Cycle Of Decay
Review by Felix on August 30, 2020.
Thrash metal. Did I ever use these two words in one of my reviews before? I did so? Okay, but I am sorry, I have to do it again. Crimson Slaughter from Spain call for the next thrashing attack. The band prefers the old - and, from my point of view, the true - approach of the sub-genre. Nevertheless, although the artists like to take a trip into the past, let us speculate how future generations will judge this work.
In all fairness, our descendants will not say that Crimson Slaughter released the metallic highlight of 2016. They will additionally say that the band did not surprise the audience with highly original sounds. Although there is no obvious role model like Exodus, Slayer or Testament, the four Spanish ruffians do not desperately seek for new gimmicks in order to enrich their music. (Well, we all know this kind of enrichment - in most cases, it is just crap.) No, Crimson Slaughter are loyal to the initial movement of American thrash metal and its musical ideas from the mid-eighties, even if the first seconds of "Dead Walk Away" reminds me of early Kreator. Their no-frills approach is full of energy, straightforward, but not simple and equipped with the necessary degree of rawness, brutality and pressure. Of course, the full sound of Cycle of Decay is a valuable asset that helps the songs to develop their entire strengths. Just concentrate on the clear, sharp and vigorous appearance of the rasping guitars. Yet the compositions themselves are also well done, even though there is room for improvement in terms of catchiness and coherence. Especially a few solos are going nowhere. But come on, we are talking about debutants.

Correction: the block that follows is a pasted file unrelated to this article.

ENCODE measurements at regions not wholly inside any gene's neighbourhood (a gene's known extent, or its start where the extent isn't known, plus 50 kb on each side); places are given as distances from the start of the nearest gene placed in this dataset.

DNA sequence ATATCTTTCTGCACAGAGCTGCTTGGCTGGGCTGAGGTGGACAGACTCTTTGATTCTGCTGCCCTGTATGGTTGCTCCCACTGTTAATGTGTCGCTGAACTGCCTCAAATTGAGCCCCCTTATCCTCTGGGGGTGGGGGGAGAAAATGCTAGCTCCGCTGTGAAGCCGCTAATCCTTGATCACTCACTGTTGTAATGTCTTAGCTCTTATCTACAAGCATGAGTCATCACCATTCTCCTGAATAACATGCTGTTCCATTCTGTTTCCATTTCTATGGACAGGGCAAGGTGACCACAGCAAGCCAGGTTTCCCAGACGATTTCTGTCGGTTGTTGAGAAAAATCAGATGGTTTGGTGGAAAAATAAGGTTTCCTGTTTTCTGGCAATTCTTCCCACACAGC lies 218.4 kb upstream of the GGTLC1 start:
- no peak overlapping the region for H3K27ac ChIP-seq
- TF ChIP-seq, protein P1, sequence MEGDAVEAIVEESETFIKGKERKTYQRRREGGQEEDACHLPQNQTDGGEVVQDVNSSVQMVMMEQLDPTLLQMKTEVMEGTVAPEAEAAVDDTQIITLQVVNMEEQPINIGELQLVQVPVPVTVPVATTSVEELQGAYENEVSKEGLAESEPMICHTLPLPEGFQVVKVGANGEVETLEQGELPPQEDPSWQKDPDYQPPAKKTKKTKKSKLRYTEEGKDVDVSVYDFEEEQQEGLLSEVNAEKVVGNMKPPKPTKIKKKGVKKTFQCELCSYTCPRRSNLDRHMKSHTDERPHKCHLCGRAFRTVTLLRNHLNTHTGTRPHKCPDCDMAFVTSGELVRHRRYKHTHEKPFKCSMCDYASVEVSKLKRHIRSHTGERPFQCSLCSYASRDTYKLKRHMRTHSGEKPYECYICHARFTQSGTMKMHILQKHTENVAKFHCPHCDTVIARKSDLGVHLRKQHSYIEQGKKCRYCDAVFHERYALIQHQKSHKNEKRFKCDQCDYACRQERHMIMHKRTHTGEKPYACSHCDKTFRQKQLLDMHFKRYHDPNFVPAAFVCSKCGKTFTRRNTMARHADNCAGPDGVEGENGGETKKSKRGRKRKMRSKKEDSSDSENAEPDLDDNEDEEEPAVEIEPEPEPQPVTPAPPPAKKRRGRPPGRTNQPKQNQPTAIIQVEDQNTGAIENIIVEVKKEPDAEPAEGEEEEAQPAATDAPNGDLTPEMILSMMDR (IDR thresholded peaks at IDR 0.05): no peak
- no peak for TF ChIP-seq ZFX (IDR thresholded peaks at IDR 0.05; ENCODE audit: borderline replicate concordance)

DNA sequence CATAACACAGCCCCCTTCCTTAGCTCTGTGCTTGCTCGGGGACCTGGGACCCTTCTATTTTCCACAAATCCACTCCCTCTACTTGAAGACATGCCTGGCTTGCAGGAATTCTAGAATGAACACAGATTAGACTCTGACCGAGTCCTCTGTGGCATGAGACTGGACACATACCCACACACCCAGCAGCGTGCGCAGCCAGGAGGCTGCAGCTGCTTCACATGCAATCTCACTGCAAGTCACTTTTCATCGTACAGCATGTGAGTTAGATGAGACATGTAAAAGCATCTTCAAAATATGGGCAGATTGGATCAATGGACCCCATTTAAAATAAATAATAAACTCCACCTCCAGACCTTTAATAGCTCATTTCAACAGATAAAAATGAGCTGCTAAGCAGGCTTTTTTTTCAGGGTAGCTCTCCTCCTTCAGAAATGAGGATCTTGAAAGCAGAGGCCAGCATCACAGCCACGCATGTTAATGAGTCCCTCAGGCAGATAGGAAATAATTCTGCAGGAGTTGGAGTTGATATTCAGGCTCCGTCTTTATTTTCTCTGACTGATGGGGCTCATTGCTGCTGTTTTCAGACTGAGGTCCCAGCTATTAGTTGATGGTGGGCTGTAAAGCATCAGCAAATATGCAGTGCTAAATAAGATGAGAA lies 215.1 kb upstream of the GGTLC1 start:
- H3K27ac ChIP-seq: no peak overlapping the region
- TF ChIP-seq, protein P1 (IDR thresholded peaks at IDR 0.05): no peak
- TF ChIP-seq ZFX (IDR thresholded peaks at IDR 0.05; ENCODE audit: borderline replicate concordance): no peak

Future generations will also realize that lead vocalist Víctor Sánchez cannot challenge the charismatic singers of the first wave of thrash. His screams and shouts are powerful, but they lack an individual note. Some gang shouts or extremely distorted voices support him more or less successfully, but to be honest: this is no mind-blowing vocal performance. Nevertheless, Victor's style increases the level of energy and that's naturally a good thing. The high speed that dominates the album asks for a fidgety singer and he fulfils this request. Mind-blowing sequences like the beginning of 'Kill or Be Killed' are based on the explosive guitar work, but also on his screams. Leaving these details aside, the entire track belongs to the highlights of the album. It is on a par with 'Buried Beneath The State' which offers some exciting guitar leads. In particular the second part of the verse has a very good flow.
Viewed overall, the generations of our children and grandchildren will probably say it is no wonder that Cycle of Decay did not become a classic. Yet, and I hope that the album does not fall into oblivion, they will also say that the sawing guitars, the robust drumming and the pretty mature execution of the songs in general ensure a nice listening session. Indeed, I guess they will like this album - regardless of the then current products. And by the way, who knows how thrash metal will sound in 2035? Maybe some progressive "thrashers" have started to mix once sharp guitars with an overdose of flutes and harps? Or every thrash band that wants to be taken seriously must have an accordionist in its line-up? Or a hip-hop mix of "Angel of Death" is the new big thing? Nightmarish visions! Yes, the more I think about it, I am sure. Future generations will enjoy Cycle of Decay.
Rating: 7.3 out of 1078